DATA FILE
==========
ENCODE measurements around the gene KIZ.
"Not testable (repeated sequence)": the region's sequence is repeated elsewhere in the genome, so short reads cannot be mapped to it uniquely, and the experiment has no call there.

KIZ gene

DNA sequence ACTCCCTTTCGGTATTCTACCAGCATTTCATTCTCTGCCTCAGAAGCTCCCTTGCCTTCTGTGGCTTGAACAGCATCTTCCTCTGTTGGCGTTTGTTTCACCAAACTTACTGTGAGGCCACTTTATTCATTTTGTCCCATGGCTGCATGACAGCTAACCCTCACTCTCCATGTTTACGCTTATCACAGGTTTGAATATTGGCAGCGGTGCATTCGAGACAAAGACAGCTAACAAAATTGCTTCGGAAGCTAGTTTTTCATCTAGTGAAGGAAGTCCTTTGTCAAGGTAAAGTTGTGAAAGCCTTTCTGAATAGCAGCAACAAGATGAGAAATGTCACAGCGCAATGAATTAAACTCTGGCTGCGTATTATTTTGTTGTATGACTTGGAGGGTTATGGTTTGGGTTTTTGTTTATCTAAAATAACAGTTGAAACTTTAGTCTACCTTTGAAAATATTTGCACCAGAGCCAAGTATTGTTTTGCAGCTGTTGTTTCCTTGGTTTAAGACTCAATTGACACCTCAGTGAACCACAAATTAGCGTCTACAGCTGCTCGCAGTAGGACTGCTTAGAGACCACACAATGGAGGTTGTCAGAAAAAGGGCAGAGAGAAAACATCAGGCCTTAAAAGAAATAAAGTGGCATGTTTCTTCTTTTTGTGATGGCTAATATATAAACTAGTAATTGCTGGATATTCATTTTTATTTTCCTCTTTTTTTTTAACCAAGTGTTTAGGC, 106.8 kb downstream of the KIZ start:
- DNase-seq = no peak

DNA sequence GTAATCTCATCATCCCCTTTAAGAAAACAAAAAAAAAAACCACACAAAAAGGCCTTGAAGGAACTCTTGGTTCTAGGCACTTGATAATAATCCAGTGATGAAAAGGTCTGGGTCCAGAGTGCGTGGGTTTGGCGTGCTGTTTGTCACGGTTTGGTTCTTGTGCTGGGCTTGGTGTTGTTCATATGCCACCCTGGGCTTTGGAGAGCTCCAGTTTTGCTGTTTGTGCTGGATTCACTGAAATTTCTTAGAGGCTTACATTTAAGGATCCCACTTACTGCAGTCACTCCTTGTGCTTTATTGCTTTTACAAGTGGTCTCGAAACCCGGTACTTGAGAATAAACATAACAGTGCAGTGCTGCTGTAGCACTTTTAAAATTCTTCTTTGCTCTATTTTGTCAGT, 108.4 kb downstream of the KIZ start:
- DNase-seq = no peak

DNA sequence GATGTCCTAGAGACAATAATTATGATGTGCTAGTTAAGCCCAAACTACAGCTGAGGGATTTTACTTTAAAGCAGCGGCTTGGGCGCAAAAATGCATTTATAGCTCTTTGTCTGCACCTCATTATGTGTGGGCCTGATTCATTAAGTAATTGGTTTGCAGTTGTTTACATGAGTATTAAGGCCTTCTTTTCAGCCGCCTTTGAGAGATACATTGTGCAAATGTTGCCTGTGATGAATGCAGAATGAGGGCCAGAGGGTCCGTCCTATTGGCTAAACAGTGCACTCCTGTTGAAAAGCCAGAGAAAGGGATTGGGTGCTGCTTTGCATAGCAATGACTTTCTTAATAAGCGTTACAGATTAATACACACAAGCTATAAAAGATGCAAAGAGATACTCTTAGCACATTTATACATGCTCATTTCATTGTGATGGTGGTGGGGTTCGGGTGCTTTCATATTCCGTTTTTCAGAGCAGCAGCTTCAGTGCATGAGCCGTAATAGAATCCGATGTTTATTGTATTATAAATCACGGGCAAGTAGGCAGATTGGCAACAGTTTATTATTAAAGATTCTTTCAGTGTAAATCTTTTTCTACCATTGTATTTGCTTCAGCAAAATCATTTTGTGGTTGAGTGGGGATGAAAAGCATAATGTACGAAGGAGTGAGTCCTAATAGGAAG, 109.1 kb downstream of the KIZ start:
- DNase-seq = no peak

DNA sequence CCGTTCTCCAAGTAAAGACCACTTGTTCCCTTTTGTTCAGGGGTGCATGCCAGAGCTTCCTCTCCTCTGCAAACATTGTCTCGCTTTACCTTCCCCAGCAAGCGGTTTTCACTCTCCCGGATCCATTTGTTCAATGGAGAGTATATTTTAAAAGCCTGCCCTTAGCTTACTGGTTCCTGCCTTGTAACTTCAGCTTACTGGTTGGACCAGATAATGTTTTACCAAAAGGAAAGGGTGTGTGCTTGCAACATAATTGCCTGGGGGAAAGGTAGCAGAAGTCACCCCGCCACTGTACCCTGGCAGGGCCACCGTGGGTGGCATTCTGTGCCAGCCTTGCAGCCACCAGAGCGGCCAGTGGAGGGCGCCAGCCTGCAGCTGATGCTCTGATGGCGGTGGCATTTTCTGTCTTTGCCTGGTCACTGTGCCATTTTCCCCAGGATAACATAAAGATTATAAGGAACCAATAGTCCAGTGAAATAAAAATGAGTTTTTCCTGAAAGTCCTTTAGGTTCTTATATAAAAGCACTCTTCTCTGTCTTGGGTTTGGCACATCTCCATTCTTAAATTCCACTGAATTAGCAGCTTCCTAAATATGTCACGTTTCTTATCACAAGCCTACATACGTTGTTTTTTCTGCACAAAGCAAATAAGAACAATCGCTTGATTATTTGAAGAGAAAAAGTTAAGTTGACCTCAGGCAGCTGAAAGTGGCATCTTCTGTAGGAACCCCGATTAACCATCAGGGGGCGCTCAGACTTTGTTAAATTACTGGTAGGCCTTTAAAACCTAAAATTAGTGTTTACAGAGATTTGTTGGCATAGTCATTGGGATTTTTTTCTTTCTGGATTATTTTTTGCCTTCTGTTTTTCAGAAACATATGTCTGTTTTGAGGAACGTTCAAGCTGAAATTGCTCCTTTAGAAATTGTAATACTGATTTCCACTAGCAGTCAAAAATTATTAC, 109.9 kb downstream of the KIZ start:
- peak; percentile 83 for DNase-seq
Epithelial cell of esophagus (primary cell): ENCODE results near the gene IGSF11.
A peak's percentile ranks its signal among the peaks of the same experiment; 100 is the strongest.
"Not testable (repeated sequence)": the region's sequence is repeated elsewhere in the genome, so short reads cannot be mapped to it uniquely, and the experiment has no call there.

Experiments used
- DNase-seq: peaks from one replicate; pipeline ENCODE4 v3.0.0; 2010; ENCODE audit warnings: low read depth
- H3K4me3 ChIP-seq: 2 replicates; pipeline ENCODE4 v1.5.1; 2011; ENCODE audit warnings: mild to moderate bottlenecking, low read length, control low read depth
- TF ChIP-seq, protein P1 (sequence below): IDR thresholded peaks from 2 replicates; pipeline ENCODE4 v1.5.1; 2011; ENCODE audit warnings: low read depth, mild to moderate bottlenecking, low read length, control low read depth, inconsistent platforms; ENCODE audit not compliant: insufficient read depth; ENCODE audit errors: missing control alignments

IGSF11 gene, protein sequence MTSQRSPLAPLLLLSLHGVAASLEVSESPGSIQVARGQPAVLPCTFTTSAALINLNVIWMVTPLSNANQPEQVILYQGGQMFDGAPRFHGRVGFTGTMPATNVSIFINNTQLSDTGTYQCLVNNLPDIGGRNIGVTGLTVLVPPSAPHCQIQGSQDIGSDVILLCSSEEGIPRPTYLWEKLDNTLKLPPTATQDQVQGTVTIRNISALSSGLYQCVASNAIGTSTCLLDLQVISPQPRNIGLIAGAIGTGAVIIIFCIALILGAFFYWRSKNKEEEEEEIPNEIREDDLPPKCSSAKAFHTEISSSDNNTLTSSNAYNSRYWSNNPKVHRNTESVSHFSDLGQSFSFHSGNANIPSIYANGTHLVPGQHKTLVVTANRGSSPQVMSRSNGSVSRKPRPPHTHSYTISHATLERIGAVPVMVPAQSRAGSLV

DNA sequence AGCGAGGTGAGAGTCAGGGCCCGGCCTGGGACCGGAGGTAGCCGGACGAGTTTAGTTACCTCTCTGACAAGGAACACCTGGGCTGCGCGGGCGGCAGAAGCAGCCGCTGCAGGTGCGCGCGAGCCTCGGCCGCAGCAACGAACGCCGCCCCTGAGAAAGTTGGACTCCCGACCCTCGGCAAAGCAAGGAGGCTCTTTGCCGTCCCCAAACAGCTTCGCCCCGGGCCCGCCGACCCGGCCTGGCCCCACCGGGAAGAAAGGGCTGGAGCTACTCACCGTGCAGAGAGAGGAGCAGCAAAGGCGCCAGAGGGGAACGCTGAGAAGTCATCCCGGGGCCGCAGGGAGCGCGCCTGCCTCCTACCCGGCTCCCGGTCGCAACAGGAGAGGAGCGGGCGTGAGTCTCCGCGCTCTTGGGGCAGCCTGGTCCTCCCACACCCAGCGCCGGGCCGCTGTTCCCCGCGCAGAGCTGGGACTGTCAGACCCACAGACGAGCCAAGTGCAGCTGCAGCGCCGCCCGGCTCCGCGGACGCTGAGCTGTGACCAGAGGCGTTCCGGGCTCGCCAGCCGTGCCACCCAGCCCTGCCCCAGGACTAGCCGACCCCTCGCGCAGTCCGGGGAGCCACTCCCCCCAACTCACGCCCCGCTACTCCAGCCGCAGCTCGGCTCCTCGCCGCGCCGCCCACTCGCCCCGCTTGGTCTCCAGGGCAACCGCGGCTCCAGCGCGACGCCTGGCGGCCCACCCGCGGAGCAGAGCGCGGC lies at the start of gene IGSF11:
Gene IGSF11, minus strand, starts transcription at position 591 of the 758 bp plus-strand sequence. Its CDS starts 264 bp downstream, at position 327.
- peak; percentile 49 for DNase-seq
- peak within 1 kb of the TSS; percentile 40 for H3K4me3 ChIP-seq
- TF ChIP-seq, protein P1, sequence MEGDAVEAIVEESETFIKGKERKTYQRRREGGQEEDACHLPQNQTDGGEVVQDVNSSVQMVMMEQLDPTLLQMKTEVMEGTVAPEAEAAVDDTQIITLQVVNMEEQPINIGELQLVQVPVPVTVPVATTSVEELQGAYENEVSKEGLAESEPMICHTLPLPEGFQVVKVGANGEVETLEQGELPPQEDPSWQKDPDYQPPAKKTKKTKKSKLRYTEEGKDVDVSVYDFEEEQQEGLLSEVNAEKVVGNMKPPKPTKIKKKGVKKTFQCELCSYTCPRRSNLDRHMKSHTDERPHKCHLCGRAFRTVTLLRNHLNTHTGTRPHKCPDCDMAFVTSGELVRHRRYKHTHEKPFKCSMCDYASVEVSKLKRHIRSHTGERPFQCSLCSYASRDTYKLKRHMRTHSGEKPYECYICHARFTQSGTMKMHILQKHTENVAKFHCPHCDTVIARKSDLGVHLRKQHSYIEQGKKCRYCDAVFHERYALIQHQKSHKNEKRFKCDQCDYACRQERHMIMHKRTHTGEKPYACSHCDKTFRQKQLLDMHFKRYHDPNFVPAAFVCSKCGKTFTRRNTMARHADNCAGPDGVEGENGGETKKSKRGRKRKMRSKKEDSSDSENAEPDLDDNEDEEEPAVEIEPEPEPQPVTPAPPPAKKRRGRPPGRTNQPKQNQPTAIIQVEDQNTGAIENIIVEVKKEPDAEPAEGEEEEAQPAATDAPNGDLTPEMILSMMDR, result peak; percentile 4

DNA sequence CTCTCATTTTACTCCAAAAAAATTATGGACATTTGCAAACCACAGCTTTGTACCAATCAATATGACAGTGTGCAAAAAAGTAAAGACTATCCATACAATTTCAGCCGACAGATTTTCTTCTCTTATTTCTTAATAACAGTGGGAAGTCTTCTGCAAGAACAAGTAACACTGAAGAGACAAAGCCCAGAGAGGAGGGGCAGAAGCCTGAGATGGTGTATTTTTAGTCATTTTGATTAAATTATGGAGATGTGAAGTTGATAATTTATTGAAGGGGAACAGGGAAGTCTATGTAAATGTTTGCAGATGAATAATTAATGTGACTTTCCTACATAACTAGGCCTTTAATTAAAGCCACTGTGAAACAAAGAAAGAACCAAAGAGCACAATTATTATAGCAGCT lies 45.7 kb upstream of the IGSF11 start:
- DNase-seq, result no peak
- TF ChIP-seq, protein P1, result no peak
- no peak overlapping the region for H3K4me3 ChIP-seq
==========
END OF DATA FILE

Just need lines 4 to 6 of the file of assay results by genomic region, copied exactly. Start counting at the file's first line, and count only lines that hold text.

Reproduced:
DNA sequence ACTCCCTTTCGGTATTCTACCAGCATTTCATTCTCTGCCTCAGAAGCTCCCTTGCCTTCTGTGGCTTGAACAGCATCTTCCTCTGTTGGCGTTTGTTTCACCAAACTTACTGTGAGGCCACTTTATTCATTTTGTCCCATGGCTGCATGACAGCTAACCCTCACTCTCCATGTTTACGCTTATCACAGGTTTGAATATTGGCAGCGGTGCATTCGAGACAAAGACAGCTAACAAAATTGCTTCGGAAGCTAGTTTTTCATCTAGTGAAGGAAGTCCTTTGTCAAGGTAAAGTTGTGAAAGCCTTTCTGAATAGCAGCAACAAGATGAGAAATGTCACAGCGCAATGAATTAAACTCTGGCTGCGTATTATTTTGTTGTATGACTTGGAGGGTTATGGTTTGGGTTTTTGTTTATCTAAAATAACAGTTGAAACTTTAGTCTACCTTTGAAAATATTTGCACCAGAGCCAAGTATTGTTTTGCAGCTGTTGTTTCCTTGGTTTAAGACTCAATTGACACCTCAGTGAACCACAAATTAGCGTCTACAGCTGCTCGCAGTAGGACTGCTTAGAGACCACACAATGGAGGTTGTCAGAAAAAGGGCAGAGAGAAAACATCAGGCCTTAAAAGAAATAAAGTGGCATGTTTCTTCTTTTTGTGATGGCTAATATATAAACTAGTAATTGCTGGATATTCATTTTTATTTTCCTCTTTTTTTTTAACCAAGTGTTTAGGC, 106.8 kb downstream of the KIZ start:
- DNase-seq = no peak

DNA sequence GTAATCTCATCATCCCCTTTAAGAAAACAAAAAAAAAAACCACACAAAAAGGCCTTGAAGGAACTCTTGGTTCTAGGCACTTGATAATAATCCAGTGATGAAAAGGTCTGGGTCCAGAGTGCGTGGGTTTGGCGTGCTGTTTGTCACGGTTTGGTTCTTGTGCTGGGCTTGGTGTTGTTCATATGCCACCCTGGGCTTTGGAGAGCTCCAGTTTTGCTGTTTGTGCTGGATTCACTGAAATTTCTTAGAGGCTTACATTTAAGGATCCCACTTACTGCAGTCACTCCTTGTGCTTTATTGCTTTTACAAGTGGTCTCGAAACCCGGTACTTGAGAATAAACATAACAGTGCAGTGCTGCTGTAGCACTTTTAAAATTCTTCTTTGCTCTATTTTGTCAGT, 108.4 kb downstream of the KIZ start: